The White House on Friday officially announced the nominations of Housing and Urban Development Secretary Shaun Donovan to take over as Office of Management and Budget director and San Antonio Mayor Julian Castro to lead HUD. News of the likely nominations broke last weekend.
President Obama praised Donovan for his work making HUD “smarter” and more efficient, using data to solve problems, reducing veterans homelessness, and leading recovery and rebuilding efforts from Hurricane Sandy.
“Shaun’s earned a reputation as a great manager, a fiscally responsible leader, and somebody who knows how the decisions we make here in Washington affect people’s lives all across the country,” Obama said. “That’s why I’m absolutely confident he will do a great job leading the Office of Management and Budget and help even more hard working Americans get ahead.”
If confirmed, Donovan would replace Sylvia Mathews Burwell, whom the Senate will soon consider to become secretary of Health and Human Services.
The president noted that as Donovan’s replacement at HUD, Castro would bring a successful record from his work revitalizing San Antonio. “He’s built relationships with mayors all across the country,” Obama said. “He’s become a leader in housing and economic development.”
The president expressed confidence both nominees would succeed, and asked the Senate to confirm them quickly. “They are proven leaders. They're proven managers. They're going to be effective. And most importantly, they’ve got huge heart,” Obama said. “They're involved in public service for the right reasons.”
Interest groups generally praised both picks as well, while offering some policy prescriptions.
Donovan, 48, became the nation’s 15th housing secretary in 2009 in the midst of the financial crisis, during which he worked to stabilize the Federal Housing Administration. His budget experience comes from his time as commissioner of the New York City Department of Housing Preservation and Development, including work with the New York City Acquisition Fund, a partnership with foundations and banks aimed at financing affordable housing.
Donovan’s arrival at OMB, said Donald Kettl, dean of the University of Maryland School of Public Policy and a nonresident senior fellow at the Brookings Institution, “would put one of the administration’s most-trusted hands at the helm of an agency that needs strong and consistent leadership. OMB has had a series of very impressive directors and acting directors, but none has remained long enough at the top to put a strong stamp on the powerful agency.”
Budget battles “will return with a vengeance after the midterm congressional elections, when the stakes will be incredibly high as the parties maneuver for the 2016 presidential race,” Kettl said.
OMB, he continued, “will need to define its role,” given that the Treasury Department and the West Wing “have had very powerful economic leaders and have sapped OMB’s traditional role. The administration badly needs an OMB chief who understands both the ‘B’ and the ‘M’ sides of the agency.”
Sheila Crowley, president and CEO of the National Low Income Housing Coalition, called the Donovan nomination “spectacular” and noted that the OMB chief is not usually well-versed in housing issues. “It’s only good for housing to have someone at OMB who knows housing, which is not usually the case,” she said. “At the end of the day, OMB is where a lot of these decisions get made.”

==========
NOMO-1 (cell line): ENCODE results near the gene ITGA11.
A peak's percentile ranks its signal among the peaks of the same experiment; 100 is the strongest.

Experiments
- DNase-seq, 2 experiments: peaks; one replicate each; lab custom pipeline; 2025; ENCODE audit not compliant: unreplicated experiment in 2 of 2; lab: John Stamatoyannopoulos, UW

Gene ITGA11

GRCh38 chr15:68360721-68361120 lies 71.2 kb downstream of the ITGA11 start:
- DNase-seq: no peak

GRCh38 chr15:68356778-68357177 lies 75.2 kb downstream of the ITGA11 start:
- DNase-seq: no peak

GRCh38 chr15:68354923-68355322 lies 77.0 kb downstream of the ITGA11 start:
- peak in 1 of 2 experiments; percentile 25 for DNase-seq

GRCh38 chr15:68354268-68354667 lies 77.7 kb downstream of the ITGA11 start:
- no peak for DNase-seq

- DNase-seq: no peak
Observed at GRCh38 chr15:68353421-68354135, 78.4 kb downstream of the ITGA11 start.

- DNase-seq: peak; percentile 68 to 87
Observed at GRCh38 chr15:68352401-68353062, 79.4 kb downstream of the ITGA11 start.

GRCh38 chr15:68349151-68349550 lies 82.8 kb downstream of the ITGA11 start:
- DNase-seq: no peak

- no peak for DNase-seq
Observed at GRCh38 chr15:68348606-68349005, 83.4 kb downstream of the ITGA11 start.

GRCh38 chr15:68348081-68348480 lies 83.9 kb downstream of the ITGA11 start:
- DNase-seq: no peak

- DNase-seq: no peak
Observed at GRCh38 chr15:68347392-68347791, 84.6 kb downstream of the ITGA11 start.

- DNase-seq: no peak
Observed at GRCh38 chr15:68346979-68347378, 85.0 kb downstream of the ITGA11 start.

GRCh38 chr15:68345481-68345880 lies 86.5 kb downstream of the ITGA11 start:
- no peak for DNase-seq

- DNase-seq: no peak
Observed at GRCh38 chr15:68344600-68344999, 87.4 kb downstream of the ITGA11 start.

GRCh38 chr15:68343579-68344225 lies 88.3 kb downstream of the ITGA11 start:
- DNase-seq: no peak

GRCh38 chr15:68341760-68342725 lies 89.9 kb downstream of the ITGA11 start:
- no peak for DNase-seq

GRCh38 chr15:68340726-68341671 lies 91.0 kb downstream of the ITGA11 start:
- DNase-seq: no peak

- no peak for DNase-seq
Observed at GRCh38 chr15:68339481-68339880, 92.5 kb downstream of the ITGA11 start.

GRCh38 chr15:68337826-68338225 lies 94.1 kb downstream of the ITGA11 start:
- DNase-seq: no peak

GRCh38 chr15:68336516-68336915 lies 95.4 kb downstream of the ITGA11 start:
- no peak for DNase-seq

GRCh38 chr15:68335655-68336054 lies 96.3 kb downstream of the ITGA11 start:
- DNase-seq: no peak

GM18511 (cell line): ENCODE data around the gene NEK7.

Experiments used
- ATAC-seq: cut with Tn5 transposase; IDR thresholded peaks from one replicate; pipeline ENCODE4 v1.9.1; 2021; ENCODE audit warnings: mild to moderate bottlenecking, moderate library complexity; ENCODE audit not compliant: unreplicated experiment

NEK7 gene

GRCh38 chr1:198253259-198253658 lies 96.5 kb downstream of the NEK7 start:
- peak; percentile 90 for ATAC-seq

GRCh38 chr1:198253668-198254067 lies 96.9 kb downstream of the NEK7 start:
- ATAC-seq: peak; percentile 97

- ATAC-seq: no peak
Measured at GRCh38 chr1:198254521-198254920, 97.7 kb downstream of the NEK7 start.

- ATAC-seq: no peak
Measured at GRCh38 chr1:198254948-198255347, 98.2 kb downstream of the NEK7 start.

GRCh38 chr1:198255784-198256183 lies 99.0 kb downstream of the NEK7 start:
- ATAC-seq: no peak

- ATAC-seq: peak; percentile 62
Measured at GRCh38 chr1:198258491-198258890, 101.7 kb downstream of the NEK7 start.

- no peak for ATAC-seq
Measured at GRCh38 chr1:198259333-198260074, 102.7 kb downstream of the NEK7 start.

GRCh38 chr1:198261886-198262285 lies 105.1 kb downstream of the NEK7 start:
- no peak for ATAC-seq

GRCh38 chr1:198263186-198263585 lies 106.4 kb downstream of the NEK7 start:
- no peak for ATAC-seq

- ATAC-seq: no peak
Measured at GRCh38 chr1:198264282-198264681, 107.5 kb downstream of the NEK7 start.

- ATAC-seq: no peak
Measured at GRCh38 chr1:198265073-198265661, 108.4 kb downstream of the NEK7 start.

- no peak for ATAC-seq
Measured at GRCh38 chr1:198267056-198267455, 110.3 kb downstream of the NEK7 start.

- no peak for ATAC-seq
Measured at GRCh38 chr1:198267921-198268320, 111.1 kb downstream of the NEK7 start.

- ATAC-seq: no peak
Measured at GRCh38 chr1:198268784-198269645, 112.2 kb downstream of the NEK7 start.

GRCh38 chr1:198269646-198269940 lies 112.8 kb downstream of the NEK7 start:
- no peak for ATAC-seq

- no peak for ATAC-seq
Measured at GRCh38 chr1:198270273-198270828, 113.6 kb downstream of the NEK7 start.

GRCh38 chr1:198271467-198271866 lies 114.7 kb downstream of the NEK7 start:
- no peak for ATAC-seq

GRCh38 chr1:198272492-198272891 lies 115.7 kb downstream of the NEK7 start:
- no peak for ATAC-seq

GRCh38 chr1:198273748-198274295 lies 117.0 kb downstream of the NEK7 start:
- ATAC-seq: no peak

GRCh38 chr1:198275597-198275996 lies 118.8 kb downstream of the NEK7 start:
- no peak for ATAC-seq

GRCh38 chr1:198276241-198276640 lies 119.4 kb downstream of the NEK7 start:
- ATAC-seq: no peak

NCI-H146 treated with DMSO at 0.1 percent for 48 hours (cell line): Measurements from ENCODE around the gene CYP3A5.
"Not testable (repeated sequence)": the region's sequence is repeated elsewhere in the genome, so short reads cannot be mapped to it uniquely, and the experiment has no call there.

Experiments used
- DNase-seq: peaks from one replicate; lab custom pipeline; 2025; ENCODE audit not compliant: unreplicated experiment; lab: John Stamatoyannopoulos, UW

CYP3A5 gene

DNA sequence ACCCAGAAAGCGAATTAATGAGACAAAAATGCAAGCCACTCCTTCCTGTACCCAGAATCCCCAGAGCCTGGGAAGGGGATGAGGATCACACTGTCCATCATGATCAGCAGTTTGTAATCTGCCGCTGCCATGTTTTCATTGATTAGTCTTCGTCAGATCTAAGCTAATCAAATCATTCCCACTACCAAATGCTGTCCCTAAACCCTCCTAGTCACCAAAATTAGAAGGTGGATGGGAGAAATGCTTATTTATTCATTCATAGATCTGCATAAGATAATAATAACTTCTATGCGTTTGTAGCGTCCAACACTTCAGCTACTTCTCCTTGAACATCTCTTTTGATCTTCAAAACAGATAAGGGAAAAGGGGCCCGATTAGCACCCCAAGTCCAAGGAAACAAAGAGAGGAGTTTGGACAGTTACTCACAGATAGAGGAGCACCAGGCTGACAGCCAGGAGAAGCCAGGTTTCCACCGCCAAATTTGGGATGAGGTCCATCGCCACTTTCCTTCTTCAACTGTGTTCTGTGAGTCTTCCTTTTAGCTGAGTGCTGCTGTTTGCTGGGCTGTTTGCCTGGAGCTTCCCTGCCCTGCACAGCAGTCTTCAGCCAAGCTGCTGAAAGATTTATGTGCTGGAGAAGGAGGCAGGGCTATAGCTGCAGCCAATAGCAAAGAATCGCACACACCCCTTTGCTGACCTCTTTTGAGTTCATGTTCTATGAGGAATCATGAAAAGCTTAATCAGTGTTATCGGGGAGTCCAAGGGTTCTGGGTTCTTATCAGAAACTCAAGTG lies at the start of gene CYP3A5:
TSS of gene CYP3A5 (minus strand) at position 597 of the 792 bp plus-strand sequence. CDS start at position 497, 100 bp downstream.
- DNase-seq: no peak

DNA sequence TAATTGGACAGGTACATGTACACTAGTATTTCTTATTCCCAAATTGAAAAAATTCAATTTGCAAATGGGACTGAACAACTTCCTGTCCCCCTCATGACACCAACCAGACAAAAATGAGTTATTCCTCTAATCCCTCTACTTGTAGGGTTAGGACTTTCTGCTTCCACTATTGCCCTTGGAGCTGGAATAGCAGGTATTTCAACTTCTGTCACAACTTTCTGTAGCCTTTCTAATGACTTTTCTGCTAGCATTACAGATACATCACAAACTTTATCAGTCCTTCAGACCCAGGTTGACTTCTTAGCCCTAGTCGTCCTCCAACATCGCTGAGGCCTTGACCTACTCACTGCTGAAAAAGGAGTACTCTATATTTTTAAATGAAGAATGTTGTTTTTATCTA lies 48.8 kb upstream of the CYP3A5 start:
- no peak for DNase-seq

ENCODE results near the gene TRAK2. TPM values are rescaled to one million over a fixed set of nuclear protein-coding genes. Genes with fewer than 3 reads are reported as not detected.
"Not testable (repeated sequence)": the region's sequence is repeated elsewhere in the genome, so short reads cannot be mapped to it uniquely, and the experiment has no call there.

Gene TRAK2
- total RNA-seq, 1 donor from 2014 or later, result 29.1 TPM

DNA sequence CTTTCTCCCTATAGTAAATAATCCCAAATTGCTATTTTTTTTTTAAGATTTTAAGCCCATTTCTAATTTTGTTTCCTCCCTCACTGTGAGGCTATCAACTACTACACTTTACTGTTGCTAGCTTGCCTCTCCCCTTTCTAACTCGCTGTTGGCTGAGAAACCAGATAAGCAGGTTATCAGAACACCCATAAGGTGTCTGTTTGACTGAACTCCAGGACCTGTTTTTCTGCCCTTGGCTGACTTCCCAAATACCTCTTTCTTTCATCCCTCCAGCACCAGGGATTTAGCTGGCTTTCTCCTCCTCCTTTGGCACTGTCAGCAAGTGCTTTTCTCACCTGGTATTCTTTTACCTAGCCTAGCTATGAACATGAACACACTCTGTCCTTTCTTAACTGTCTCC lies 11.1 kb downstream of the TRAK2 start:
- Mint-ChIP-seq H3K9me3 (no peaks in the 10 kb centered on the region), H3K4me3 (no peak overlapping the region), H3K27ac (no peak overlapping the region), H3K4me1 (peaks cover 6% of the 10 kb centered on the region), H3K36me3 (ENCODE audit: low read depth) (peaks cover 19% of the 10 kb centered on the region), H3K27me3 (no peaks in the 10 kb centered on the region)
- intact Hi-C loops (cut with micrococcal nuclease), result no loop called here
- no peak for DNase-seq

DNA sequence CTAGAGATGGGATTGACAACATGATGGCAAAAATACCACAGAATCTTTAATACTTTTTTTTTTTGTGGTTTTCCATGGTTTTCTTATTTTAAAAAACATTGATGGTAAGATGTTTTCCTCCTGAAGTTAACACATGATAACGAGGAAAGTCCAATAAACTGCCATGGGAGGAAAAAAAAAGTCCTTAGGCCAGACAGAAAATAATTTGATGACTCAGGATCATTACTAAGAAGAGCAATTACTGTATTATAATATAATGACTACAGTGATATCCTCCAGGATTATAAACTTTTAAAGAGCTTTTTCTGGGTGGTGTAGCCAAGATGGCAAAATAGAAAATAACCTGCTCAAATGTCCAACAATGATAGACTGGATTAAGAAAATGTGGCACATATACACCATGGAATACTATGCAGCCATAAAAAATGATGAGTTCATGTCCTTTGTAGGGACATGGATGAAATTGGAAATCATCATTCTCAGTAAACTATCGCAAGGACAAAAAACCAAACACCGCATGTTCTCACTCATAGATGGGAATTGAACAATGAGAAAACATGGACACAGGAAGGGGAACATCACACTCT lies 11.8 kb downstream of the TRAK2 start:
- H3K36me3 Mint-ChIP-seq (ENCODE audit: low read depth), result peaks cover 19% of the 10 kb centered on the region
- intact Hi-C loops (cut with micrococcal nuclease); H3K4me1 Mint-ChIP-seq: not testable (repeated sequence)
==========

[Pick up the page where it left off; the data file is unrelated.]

She added that an “elevated” Donovan would also be helpful in pressing for tax reform. “If we’re going to make a dent in it, we’d better do something about our excessive subsidy of home ownership,” she said.
Amit Narang, regulatory policy advocate at Public Citizen, said, “Donovan must ensure that OMB is keeping the Obama administration’s ‘year of action’ on track by reviewing and clearing environmental, health and safety regulations without delay. He should also institute long-overdue transparency reforms at OMB that make its process of regulatory review as transparent as possible.”
The moves would leave HUD in good hands as well, observers said.
Castro, 39, the brother of Rep. Joaquin Castro, D-Texas, has been mayor of San Antonio since 2009.
He “brought a sense of urgency to revitalizing the city’s urban core, including the underserved East Side of San Antonio, by initiating the ‘Decade of Downtown’ and approving a series of incentives to encourage inner city investment,” according to his city government website. “These efforts have spurred plans for the construction of more than 2,400 housing units in the center city by 2014.”
Castro is a rising political star. “He electrified the crowd at the Democratic National Convention, and his nomination as HUD secretary would make him the administration’s strongest and most effective Hispanic voice,” Kettl said. “As a mayor, he understands the needs of cities, which has always been essential for a job that is, at its core, the cities’ voice in the Cabinet. It catapults him with extraordinary speed to a level of strong national prominence. And it makes the Republicans’ job of winning the Hispanic vote that much tougher.”
Crowley said the low-income housing group’s Texas branch regards Castro as “having the right orientation and mind-set,” having come from a “civil rights family.” His work in San Antonio has been “focused on poverty and inequality,” she added. “But having said that, this is a real tough time for anyone to take on too much in housing given the steady decline in housing resources. It’s been a real struggle to maintain what we have.”